Certainly this is a bug in Acrobat X. I also tried to report it to Adobe Support for Czech, but it seems that they did not understand me. : (
Below I send what I learned and how you called Adobe bug.
"Adobe Acrobat X not change the CMYK values Will change only the output intent profile. It's nice to see in theses videos.
Acrobat 9 Pro - functional colormanagement - http://screenr.com/3T08
Acrobat Pro X - not functional colormanagement - http://screenr.com/eT08
Well my case Adobe Support and ended with this: bug # 2921089 and the description says "wrong color preview from InDesign / Illustrator created in Acrobat PDF opened X".
But it's not a bug in the preview, but That does not change Acrobat at all values of CMYK source profile to the profile of the target. "
Thanks so much for your reply Ales. Those videos show exactly what I am experiencing and I am on a Mac. It is good to see that it is not a OS or platform issue.
Your description of the problem is absolutely the same thing that I am experiencing. The Preview Output Intent changes, but the actual cmyk values stay unchanged. This has been quite frustrating since I started testing Acrobat X.
I use the "convert to output intent" function frequently to properly color manage all of the pdf documents that I process quickly, so until this is fixed I am forced to stick with Acrobat 9 for this workflow.
Thanks again for helping to confirm this issue. I hope that the Acrobat team at Adobe takes notice.
I use this every day and because I work in textile printing and color printers we have not Cyan, but the color of dark blue, colormanagement I use for all graphics.
Yup, it's pretty serious to me that fault and unpleasant. But I found a solution by which to circumvent this, than it corrects. At least I hope not call it a new feature of version X.
Without the actual file in question, we can't do anyting to test/validate this issue.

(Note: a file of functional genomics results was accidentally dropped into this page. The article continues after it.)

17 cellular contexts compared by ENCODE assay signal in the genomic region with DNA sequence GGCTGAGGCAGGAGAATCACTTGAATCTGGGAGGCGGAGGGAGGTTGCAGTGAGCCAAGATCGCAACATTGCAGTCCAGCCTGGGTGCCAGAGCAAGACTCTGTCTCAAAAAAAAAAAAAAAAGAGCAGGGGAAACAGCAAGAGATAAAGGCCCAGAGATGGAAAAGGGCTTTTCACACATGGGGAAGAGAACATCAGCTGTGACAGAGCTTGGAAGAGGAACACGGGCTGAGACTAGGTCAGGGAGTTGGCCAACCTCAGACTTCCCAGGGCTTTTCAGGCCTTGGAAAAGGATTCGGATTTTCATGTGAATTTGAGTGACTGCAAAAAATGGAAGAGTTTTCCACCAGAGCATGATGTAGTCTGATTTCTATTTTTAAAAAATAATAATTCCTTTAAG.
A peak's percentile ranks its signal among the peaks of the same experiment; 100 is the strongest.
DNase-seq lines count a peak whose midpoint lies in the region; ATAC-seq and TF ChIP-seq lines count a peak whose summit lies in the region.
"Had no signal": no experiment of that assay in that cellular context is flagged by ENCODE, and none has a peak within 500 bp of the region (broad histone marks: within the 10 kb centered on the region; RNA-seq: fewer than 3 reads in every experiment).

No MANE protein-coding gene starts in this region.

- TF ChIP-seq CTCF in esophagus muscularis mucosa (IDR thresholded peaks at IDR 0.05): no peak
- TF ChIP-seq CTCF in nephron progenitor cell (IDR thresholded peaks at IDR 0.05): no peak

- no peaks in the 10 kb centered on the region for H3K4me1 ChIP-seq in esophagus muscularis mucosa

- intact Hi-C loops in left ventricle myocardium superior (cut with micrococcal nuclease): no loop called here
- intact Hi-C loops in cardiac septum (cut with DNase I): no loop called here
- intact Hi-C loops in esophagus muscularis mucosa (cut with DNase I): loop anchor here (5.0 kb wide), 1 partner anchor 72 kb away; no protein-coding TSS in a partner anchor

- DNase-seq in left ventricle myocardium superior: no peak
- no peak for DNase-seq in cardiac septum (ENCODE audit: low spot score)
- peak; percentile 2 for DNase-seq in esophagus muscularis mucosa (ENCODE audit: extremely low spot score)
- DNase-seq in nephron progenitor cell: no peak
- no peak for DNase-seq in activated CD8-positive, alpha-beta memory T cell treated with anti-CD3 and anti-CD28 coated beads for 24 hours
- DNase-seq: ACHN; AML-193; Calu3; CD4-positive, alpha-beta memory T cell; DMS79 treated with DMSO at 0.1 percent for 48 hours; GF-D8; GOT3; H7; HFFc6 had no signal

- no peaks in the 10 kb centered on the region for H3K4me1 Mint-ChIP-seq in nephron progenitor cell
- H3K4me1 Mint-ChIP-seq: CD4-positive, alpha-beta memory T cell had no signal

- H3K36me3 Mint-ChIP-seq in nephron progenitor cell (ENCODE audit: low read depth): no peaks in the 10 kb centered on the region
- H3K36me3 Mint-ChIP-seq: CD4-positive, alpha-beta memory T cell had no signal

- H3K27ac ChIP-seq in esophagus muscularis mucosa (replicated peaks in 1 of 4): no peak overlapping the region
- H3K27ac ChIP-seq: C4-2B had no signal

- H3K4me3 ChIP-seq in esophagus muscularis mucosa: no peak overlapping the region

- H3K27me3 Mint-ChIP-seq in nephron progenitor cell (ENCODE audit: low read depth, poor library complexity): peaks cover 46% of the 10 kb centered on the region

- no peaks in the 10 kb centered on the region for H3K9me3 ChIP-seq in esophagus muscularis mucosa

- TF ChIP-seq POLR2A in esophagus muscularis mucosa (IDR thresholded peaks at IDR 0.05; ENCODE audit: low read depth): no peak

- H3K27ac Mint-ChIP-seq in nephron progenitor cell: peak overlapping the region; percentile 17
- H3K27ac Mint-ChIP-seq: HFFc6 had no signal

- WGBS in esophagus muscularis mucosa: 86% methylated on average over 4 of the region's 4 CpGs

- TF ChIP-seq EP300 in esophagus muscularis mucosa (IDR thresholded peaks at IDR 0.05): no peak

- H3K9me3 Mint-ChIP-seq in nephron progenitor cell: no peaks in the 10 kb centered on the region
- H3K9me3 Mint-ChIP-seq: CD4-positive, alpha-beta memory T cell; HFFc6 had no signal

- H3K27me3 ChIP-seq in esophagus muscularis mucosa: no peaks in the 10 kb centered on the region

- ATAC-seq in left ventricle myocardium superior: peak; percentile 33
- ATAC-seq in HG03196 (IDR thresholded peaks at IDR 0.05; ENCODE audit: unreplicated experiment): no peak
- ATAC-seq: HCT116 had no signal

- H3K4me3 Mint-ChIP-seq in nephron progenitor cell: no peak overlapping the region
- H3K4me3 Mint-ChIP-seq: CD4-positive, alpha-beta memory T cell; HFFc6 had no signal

Also, that bug number is not related to this in any way.
There is no problem. Here you can download my files that I used on video and I also sent to Adobe support. File number = case number for Adobe support.
In my opinion, Acrobat X is doing the right thing and Acrobat 9 had the bug.
You can verify this by open the PDF up in Acrobat 9, open Output Preview and then switch the simulation profile to your custom one. The circle will go dark, since (apparently) that’s what your profile wants.
Color Conversion makes that change permanent by changing the color values in the PDF as well as (in this case) adding an OutputIntent profile to the PDF.
I beg to differ.
The color source data with ISO Coated profile is light blue (100/20/0/0).
My goal is to convert this light blue color to the new profile to remain as faithful as possible to color. (ie change to a different CMYK values, but with the visual appearance was the closest source data)
Acrobat 9 will do this. Changes to the CMYK values (81/2/10/4). The CMYK values with my new profile 2M MULTIFLAG Sansient have 9.11.2010.icm ICC (which is now as the output intent) look almost identical, as the source CMYK values (100/20/0/0) with the ISO Coated profile. This is the correct procedure.
With Acrobat X CMYK values unchanged. Remain original (100/20/0/0). With these values the object profile using 2M Multiflag very dark.
Imagine if I get a picture in the ISO Coated v2, and I need to print it out on our printer profile Multiflag 2M. The result would be unusable. Therefore, all images in Acrobat 9 is transformed to a new profile (CMYK values will change) and immediately see whether the photo to use.